At Holy Family, our Kindergarten transition program is progressive to ensure a smooth transition to starting school. Applications for enrolment are open during Catholic Schools Week at the start of the year. During Term 3, we hold a Kindergarten information evening for parents who are sending their child to Holy Family. Following our information evening, our transition sessions are held during Term 4 of each year. Both parents and children have an opportunity to come to the transition sessions to meet the class teacher and their Year 6 buddy, as well as other students starting kindergarten. Together we engage in a variety of play-based activities and stories while becoming more familiar with our school environment here at Holy Family.
Children in Year 5 are trained to be “buddies” to the incoming Kindergarten class. Children help their special friend settle into school life. The incoming Kindergarten children are introduced to their “buddy” during our transition sessions.
Successful Foundations supports the positive transition to school of Kindergarten children. It is based on six declarations which are the foundation of the Early Learning Policy for all primary schools in the Diocese of Maitland-Newcastle.
We provide a series of open-ended play experiences for learning and wellbeing in the first hour of the day over the first five weeks of Kindergarten. During Successful Foundations, the learning environment of the classroom and outdoor setting is intentionally and thoughtfully designed to invite children to play and to provoke deep knowledge and understanding. These intentional spaces are called “provocations.” The five specific provocations include: Dramatic Play, Blocks and Boxes, Maps in My World, Sharing Stories and Being Friends Outdoors. It provides a continuum between prior to school environments and school.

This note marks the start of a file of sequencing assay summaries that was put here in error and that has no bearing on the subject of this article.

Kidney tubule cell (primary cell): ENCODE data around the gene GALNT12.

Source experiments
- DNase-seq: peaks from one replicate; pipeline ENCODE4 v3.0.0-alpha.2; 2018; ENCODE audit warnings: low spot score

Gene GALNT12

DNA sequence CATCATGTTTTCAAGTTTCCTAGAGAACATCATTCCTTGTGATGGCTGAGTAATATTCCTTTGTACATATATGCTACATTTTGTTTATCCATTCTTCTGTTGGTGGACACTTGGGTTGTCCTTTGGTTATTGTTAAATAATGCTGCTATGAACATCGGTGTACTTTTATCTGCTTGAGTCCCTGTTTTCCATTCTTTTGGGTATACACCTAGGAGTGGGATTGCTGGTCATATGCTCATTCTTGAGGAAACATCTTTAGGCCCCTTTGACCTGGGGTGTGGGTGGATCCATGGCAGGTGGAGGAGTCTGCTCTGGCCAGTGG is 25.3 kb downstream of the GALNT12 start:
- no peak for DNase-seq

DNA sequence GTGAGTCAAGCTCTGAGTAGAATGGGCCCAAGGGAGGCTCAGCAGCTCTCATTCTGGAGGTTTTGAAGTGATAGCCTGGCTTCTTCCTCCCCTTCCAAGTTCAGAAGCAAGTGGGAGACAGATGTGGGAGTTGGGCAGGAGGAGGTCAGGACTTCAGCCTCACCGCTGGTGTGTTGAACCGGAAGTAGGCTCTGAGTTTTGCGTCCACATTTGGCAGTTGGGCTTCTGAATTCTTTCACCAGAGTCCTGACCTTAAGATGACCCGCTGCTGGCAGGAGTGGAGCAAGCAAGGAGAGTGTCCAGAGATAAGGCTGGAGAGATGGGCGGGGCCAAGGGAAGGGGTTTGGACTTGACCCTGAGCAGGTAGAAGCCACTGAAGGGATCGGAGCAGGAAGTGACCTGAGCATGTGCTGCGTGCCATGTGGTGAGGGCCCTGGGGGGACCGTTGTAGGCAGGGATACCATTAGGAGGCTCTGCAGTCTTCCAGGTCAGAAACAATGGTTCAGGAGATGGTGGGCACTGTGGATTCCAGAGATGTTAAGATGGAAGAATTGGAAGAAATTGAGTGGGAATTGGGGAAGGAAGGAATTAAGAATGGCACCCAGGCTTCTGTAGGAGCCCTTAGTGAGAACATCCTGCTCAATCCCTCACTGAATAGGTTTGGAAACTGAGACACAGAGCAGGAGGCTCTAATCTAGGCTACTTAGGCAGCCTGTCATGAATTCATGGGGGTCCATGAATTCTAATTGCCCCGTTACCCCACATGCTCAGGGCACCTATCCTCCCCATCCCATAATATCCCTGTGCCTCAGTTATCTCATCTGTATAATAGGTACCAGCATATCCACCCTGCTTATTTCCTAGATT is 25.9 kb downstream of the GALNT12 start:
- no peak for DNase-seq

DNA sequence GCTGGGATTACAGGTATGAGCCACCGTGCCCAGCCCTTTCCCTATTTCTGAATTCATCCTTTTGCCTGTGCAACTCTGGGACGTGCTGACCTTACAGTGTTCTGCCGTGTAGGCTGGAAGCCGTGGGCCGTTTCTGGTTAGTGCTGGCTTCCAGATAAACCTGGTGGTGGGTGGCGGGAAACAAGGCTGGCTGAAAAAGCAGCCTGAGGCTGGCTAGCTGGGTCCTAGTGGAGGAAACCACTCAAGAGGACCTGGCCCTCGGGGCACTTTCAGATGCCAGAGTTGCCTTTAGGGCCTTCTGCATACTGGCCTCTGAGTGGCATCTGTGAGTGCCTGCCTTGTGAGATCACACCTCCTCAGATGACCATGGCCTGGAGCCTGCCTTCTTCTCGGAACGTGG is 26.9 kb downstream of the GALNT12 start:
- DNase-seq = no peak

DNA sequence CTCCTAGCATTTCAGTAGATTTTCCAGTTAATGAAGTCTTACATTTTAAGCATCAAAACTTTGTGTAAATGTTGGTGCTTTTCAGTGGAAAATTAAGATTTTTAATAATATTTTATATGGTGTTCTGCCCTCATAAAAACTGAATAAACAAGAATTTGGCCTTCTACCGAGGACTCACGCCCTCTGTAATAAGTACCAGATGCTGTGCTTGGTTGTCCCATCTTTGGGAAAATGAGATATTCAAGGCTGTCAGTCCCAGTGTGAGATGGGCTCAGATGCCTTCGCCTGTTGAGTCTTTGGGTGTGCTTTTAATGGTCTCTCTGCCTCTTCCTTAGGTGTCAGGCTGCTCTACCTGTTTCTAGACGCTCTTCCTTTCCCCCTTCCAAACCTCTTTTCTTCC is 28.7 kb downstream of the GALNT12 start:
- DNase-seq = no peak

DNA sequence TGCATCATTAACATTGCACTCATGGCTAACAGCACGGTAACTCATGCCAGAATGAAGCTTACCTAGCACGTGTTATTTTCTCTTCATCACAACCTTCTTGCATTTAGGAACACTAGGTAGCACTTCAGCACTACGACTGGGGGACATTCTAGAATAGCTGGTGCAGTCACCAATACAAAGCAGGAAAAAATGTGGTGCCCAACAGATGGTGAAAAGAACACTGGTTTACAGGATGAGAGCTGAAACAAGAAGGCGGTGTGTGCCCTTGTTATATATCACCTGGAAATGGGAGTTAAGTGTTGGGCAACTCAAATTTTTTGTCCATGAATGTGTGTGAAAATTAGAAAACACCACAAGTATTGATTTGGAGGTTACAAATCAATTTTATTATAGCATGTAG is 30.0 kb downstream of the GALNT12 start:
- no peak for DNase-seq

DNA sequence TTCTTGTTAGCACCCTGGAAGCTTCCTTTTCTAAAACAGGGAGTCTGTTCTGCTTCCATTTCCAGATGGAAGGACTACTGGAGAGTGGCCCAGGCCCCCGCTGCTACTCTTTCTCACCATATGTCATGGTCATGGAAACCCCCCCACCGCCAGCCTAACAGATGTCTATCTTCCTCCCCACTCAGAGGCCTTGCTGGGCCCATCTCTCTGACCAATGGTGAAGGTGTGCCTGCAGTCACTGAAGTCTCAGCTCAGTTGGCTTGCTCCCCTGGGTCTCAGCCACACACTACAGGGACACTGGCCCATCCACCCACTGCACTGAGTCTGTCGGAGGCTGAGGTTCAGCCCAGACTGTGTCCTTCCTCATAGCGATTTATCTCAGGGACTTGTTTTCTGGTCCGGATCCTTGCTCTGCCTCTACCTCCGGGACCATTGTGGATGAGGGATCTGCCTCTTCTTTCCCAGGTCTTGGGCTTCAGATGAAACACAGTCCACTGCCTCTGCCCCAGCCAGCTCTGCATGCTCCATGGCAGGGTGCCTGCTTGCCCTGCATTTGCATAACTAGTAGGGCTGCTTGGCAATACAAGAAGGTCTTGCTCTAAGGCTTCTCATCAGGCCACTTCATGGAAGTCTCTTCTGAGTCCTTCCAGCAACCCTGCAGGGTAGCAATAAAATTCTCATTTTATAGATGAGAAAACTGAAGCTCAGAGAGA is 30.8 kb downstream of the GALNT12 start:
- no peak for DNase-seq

Successful Foundations provides children with the opportunity to actively demonstrate their funds of knowledge, build relationships and become familiar with the context of the school. It also provides teachers with the time and opportunity to develop meaningful relationships as they can observe and interact with the competent, creative and capable child.
There is growing evidence, both nationally and internationally, that the first years of life, play and the transition to school have significant impact on education, wellbeing and subsequent life trajectories (Dockett & Perry, 2014). Play allows the Early Learner (birth to 8 years) to explore, identify, negotiate, take risks and create meaning. Children who engage in quality play experiences are more likely to have well-developed memory skills, language development, and are able to regulate their behaviour, leading to enhanced school adjustment and academic learning (Bodrova & Leong, 2005).